Researchers have identified key differences in how the brain develops in teens with schizophrenia compared to their healthy siblings, a new study shows.
They found that healthy siblings of schizophrenia patients showed similar brain abnormalities early on, but that these problems tended to normalize or “catch up” to those of normally developing adolescents by the age of 16.
The findings open the possibility for new treatment options for teens who suffer with this debilitating illness.
Using magnetic resonance imaging (MRI), researchers from the University of Melbourne and the National Institute of Mental Health in Washington, D.C., mapped the brains of 109 young people with childhood-onset schizophrenia (COS) between the ages of 12 to 24.
They compared these images with scans of the patients’ brothers and sisters without COS to see if similar brain changes took place over time.
They found that siblings without COS showed similar delays in brain connectivity early on, but that these connections tended to normalize to those of normally developing adolescents.
Lead researcher Dr. Andrew Zalesky is a University of Melbourne electrical engineer who lends his expertise to understanding the brain’s wiring. He divides his time between the Faculties of Medicine and Engineering at the Melbourne Neuropsychiatry Centre.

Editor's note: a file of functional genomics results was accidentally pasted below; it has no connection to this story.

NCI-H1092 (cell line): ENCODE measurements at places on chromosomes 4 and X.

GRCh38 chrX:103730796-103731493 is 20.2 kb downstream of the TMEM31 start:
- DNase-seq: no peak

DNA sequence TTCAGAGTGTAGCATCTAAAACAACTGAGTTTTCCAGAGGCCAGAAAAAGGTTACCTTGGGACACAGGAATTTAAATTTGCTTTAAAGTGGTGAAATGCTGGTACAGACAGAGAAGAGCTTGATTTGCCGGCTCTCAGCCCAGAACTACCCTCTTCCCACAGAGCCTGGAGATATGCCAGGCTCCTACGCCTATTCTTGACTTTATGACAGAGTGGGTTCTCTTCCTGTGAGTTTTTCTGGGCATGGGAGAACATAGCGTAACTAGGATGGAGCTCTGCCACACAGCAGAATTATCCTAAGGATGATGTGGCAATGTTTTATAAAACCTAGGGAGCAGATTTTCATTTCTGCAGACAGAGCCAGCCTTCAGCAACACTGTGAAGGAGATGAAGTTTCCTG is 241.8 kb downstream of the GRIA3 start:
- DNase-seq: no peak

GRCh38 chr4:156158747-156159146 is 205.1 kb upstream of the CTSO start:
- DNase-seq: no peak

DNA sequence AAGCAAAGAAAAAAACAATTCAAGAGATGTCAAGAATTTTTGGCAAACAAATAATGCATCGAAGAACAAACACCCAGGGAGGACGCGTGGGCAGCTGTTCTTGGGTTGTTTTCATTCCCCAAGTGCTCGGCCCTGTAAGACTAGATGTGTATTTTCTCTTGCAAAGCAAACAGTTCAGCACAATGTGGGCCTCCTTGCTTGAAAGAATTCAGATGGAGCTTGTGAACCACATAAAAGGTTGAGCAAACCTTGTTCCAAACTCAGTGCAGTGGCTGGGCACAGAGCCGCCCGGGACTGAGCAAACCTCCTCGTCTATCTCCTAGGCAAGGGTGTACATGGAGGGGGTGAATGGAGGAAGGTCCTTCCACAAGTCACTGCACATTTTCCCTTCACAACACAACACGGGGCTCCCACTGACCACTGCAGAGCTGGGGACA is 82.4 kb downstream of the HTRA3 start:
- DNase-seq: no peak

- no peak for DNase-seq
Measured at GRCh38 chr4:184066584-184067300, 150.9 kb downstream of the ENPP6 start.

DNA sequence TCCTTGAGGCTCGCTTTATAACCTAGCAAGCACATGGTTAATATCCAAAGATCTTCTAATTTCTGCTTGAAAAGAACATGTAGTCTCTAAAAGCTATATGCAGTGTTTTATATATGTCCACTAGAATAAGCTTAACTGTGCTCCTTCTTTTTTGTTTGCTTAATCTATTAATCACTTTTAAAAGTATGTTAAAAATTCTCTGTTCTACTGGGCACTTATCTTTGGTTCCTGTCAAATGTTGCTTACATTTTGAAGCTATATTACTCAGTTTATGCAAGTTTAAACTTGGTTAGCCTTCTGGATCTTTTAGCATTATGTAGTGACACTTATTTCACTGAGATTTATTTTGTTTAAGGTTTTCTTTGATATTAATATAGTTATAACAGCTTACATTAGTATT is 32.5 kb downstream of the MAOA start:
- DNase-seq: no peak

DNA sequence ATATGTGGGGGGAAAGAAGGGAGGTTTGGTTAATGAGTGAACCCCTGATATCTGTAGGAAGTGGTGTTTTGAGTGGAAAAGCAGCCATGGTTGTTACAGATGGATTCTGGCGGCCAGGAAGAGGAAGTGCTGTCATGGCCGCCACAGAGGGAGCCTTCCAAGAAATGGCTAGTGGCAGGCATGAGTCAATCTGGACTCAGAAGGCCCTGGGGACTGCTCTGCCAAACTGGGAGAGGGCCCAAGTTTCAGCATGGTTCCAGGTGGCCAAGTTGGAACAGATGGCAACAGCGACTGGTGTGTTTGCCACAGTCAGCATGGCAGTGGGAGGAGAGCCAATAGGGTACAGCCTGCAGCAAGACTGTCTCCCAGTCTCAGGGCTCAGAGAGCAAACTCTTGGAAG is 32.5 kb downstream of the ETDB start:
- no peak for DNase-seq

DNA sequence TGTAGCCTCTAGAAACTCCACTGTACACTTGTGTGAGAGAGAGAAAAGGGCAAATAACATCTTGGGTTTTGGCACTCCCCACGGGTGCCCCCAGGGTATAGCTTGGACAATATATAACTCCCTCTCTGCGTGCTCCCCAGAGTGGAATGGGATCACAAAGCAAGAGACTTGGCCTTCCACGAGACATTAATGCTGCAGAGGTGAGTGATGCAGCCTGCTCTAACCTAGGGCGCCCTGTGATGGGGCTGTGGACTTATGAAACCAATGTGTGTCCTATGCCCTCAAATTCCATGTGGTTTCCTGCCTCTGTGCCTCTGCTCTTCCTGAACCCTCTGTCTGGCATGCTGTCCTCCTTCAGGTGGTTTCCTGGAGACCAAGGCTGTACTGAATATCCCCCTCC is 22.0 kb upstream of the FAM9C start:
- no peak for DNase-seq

Zalesky said the ability of the siblings to catch up and develop important brain circuitry means there is a degree of resilience to their risk for schizophrenia.
“We’ve looked at the development of brain networks over the adolescent period, from childhood to early adulthood. Abnormalities detected early in the unaffected children normalize by age 16,” Zalesky said.
The greatest risk for schizophrenia is family history, but the majority of siblings of schizophrenia patients remain unaffected.
“So why are these brothers and sisters able to overcome the risk? Looking for these biological factors that protect a person from developing schizophrenia opens up a new direction in the search for treatments,” said Zalesky.
Co-author Dr. Christos Pantelis heads the Melbourne Neuropsychiatry Centre at the University of Melbourne. He treats patients with severe forms of schizophrenia at NorthWestern Mental Health.
He said looking into the biological, social and psychological protective factors that can improve resilience to mental disorders may lead to new types of treatments.
“New generation medications can help young patients manage their symptoms, but can have significant side effects. Our work has the potential to open up avenues towards earlier intervention with fewer side-effects that improve a child’s resilience to becoming ill,” said Pantelis.
“This is an interesting new direction, as it suggests the search for targeted psychiatric treatments for schizophrenia and psychosis requires following young people over time.”
The findings are published in the journal JAMA Psychiatry.
Source: University of Melbourne